The nutritional needs of individuals with gluten intolerance
With gluten intolerance on the rise, the need for healthy gluten free alternatives is also increasing. Going ‘gluten-free’ is not just a matter of avoiding gluten. It is also vital to consume a rich supply of nutrients to address significant nutritional deficiencies evident in those with gluten intolerance.
There are several reasons why individuals with gluten intolerance are prone to nutrient deficiencies. Firstly, damage to the intestinal walls from gluten can result in reduced absorptive capacity for nutrients. In particular, iron, folate and calcium are often lacking as these nutrients require absorption in the small bowel. Other deficiencies include protein, fibre, magnesium, vitamin D, niacin, riboflavin and vitamin B12.
While most would assume that these deficiencies disappear once gluten is avoided and the body can heal and function correctly again, this isn’t always the case. Inadequate levels of folate, niacin, vitamin B12 and fibre have been detected in patients even after long term consumption of a gluten free diet. These remaining deficiencies are thought to be due to the poor nutritional quality of many gluten free foods on the market. In particular, fibre is known to be lacking in most packaged gluten free foods, which are primarily made from starches and refined flours. This absence of whole grains can create several deficiencies as they are rich in vitamins, minerals, fibre and antioxidants.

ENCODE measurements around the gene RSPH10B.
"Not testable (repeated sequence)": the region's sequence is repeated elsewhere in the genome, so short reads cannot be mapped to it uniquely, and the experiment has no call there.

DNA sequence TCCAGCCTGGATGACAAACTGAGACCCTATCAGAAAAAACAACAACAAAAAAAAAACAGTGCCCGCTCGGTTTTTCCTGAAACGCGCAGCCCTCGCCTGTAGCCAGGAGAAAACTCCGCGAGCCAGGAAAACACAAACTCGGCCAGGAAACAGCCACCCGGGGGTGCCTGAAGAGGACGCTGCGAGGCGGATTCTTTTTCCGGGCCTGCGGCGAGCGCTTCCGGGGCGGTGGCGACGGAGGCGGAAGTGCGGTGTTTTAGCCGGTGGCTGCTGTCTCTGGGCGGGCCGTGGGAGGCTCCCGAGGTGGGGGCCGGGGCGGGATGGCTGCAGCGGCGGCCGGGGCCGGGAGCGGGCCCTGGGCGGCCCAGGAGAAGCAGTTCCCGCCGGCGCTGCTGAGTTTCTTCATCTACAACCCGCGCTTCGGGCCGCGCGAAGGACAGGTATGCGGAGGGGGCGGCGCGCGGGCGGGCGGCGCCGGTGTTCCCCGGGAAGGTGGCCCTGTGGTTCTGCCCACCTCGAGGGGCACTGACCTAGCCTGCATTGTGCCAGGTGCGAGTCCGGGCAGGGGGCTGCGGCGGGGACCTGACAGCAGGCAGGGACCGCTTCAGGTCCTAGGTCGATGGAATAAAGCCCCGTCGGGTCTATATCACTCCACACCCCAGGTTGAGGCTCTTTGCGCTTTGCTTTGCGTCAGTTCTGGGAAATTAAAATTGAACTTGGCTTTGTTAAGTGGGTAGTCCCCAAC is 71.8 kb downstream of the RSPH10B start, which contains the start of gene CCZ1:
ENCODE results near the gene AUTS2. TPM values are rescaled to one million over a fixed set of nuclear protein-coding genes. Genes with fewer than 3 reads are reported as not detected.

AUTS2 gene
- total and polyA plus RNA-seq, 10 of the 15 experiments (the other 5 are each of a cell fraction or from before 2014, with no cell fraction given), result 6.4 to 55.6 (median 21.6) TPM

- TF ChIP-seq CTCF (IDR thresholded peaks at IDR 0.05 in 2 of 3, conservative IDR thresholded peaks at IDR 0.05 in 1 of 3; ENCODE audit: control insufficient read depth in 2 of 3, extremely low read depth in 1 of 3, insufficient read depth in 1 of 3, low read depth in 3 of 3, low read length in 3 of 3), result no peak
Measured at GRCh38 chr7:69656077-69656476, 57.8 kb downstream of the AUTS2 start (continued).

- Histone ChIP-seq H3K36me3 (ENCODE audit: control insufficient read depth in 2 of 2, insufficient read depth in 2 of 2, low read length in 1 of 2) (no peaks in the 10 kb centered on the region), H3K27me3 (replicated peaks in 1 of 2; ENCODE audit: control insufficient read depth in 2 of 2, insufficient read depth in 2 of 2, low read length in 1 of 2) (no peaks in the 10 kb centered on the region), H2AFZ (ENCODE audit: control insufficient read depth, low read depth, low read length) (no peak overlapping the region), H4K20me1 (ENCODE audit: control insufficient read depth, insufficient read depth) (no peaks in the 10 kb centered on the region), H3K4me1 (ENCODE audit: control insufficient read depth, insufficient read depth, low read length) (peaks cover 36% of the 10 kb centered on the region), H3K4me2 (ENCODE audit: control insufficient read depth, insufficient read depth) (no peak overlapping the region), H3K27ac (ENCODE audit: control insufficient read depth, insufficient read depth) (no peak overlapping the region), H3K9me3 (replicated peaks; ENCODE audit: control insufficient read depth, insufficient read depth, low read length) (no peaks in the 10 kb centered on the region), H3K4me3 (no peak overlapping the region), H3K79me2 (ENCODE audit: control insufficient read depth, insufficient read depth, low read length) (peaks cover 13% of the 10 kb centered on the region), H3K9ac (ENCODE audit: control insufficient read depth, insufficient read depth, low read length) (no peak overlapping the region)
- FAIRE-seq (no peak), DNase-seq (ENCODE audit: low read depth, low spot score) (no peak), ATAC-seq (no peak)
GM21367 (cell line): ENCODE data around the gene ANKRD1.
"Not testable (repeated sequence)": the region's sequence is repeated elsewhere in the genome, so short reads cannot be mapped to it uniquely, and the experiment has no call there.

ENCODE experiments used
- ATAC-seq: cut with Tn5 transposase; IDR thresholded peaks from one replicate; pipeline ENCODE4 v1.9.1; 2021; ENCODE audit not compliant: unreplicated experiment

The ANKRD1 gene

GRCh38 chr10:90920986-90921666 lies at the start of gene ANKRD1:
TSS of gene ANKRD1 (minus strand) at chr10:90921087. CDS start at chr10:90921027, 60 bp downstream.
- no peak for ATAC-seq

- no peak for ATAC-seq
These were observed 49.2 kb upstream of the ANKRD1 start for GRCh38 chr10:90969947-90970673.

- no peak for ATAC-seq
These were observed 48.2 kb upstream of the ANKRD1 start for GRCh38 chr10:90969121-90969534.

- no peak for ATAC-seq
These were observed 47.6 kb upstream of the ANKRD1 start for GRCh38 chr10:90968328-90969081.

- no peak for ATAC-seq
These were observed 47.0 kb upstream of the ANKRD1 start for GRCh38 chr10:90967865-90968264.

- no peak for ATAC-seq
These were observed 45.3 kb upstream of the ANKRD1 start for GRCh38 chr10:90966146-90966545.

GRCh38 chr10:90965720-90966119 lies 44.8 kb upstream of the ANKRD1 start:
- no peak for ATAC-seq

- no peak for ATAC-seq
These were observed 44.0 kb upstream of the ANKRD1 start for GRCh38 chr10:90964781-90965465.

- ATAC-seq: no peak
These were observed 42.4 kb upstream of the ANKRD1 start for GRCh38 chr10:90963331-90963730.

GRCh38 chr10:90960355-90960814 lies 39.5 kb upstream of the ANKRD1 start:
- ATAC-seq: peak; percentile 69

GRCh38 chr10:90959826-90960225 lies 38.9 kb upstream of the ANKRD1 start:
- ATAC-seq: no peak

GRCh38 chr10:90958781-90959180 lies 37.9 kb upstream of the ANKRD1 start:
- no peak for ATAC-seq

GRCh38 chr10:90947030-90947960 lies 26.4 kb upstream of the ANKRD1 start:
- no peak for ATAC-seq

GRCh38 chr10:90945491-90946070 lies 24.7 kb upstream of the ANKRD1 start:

It has been reported in several studies that processed gluten free products are particularly high in sugars, fats and salt, leaving little room for proper nutrition. To make matters worse, research shows individuals with gluten intolerance tend to steer towards foods higher in calories, sugar and fats to compensate for restrictions on the gluten free diet. This may be due to lack of awareness of healthy, gluten free options as well as the poor choice of packaged gluten free foods on the market. This type of inflammatory diet will further deplete the nutritional status of gluten intolerant individuals, once again justifying the need for a significant nutritional boost for these particular consumers.
The combination of reduced absorptive capacity paired with an inflammatory, nutrient-hollow diet can leave gluten intolerant individuals severely malnourished. If you suffer from gluten intolerance, aim to avoid processed, sweetened and artificial ingredients and include plenty of gluten free whole grains, nuts, seeds and fresh fruit and vegetables in your diet. You can also incorporate probiotics, digestive enzymes and omega-3 fats to support the healing of the gut and improve nutrient absorption.